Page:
Hawker Fare Aims to Go Out With a Bang

If James Syhabout's pioneering Lao-Isaan eatery wasn't safe, no restaurant in Oakland is.


James Syhabout at Hawker Fare. - ANDRIA LO/FILE PHOTO
  • Andria Lo/File photo
  • James Syhabout at Hawker Fare.

Restaurants close all the time. If you write about food for a living, that’s par for the course. Still, my jaw dropped when the news broke a couple of Fridays ago that the Uptown Oakland location of Hawker Fare was closing permanently. Its last day of business will be February 18.

The reason behind the decision is a tale as old as time: A group of investors bought the Webster Street building and are rumored to have plans to build housing on that block. Given the going commercial real estate rates in that neighborhood, chef-owner James Syhabout anticipated that his rent would likely more than double. He decided to get out before he was forced out.

You may have heard some version of the story of how Syhabout, a refugee kid who grew up in Oakland, trained under some of the world’s most famous chefs before returning to his hometown, where he opened Oakland’s first Michelin-starred restaurant, Commis, on Piedmont Avenue. But the real homecoming was when Syhabout took over the lease on his mother’s old Thai restaurant — which he reopened as Hawker Fare in May 2011. It’s the kind of story Oakland’s civic leaders like to tout as one of the city’s great successes.

So, if Hawker Fare can get displaced from Oakland, what hope do the little mom-and-pop restaurants without widespread critical acclaim and a Michelin pedigree have?

Part of my surprise also had to do with the personal connection I felt with the restaurant: I ate lunch at Hawker Fare on the day it opened and filed a blog post about the meal — one of the first bits of food writing I ever did for the Express. “You’ll eat well, and relatively cheaply,” I wrote. “And, if your experience is anything like ours, the smell of fish sauce will linger on your fingertips for hours afterward.”

Over the years, I watched the restaurant grow up from being a place that only sold crowd-pleasing rice bowls to one that pivoted, about three years ago, toward the fiery and funky Lao-Isaan family-style meals that Syhabout grew up eating. Suddenly, Hawker Fare became the place where many Oaklanders first learned how to eat sticky rice the proper Lao way, using it to scoop up the assorted larbs and chili dips with their hands. My Asian-American friends and I would marvel at the amount of daring you had to have to serve some of this stuff to the mainstream American dining public — the kind of food that many of us grew up on, but were scared to ever eat in front of our white friends for fear that we’d be teased.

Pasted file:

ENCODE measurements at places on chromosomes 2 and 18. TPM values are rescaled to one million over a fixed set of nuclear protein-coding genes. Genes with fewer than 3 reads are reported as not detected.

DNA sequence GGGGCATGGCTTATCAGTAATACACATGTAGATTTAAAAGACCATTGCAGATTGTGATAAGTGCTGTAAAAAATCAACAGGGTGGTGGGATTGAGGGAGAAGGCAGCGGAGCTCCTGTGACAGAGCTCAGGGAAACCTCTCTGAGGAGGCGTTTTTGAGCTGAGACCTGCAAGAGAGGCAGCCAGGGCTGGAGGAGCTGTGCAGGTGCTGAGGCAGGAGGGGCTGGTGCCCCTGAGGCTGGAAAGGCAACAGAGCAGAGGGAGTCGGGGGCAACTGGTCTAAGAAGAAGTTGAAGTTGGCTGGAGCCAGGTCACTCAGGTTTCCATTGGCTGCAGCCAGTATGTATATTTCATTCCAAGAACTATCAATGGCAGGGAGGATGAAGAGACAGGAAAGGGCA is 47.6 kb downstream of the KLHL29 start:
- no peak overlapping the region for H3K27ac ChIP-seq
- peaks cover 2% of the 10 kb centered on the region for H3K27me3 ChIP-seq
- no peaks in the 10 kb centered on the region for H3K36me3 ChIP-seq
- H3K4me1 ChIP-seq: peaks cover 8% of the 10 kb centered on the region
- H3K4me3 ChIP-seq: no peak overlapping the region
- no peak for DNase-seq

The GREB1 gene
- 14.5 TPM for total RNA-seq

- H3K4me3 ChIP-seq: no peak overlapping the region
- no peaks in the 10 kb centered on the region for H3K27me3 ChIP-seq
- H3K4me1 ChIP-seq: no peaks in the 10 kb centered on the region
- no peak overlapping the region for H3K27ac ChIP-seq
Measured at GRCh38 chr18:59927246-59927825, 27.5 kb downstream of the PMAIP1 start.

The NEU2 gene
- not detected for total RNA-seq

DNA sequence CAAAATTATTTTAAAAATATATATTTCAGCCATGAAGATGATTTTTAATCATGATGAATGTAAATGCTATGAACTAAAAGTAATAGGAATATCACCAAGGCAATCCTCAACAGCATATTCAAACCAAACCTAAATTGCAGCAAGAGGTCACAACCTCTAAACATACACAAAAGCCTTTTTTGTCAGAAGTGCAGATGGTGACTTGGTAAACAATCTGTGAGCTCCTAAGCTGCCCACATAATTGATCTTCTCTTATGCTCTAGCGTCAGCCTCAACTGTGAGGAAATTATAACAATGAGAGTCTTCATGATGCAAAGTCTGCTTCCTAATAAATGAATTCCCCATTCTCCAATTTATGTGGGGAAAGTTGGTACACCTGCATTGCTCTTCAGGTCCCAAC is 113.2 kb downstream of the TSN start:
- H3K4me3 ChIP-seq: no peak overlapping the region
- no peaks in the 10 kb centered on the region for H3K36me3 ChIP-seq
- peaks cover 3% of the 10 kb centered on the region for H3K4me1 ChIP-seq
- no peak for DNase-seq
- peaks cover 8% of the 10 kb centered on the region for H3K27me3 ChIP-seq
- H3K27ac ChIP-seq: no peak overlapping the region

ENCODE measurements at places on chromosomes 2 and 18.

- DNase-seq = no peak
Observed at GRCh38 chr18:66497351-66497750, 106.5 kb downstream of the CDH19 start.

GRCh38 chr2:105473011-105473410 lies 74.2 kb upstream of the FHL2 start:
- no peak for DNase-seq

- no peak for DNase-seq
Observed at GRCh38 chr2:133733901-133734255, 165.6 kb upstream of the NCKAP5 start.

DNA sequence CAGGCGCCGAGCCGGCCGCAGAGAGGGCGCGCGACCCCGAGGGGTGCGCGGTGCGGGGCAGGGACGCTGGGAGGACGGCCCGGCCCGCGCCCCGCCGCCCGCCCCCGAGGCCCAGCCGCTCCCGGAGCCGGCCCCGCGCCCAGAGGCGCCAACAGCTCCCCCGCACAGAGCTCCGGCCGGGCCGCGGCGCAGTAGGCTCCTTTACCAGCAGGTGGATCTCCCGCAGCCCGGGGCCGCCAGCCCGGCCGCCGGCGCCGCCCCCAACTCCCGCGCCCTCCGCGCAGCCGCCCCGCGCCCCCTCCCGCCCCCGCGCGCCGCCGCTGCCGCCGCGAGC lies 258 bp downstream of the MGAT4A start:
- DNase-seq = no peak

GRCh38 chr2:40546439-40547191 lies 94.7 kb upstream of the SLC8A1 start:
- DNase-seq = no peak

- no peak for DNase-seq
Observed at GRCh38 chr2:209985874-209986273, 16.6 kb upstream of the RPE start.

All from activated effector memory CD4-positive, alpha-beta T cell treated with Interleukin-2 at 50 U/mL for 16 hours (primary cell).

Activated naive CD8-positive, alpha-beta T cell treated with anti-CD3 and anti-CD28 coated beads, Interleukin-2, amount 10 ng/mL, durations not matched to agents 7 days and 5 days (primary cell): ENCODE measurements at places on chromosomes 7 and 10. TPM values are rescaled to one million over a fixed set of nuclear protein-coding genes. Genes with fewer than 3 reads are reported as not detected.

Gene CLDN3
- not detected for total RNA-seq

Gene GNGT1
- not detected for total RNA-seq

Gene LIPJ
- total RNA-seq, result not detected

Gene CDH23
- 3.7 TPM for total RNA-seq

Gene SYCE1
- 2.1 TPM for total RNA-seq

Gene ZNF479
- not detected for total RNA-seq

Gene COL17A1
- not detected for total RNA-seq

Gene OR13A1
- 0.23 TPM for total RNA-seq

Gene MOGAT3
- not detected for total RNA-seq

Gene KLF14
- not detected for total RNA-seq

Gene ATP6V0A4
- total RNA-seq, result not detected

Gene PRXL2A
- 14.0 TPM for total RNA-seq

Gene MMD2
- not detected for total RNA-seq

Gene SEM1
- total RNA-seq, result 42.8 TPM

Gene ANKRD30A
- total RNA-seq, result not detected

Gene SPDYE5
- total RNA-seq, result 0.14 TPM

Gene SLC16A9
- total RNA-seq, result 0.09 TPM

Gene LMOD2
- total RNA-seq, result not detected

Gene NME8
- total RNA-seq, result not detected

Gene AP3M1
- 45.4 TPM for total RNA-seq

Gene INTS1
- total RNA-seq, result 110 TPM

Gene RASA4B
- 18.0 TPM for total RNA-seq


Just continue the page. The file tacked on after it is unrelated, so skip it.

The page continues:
And so, even though I’m neither Lao nor Thai, I felt some small sense of pride that a restaurant like Hawker Fare existed — not only that it existed, but that people seemed to like it as much as they did. It’s one of the reasons Hawker Fare was on a very short list of Oakland restaurants that I always recommended to out-of-town visitors. Almost without exception, they would report back that they loved it.

Of course, any sense of “safety” in the restaurant business is always an illusion. Popular restaurants close all the time; restaurants with name chefs close all the time. Still, it’s hard not to feel some sense of injustice to see the familiar pattern. When Hawker Fare opened, it was part of a wave of new restaurants that, along with the art galleries and the monthly First Friday festivities, helped make Uptown a cool and desirable place to live or set up a business. It certainly won’t be the last restaurant to get driven out, in part, by its own success.

“Money’s driving Oakland right now,” Syhabout said. “That’s going to trump all. What can you do?”

The newer San Francisco location of the restaurant will remain open. Eventually, Syhabout would like to open another restaurant like Hawker Fare in Oakland, but for now he said isn’t ready to start thinking along those lines. Instead, he’s focused on giving the Uptown Oakland shop a proper sendoff.  

“We should go down with guns blazing,” Syhabout said. He said he wanted to bring back some of the occasional specials he took off the menu because they were “too Lao” — because customers would complain about how stinky and intense-tasting they were. For these last two weeks of business, he’s thinking about putting a beef bile larb on the menu, and maybe some different whole-fish preparations.

“We’ll try to make a statement. It’ll be our closing statement, I guess.”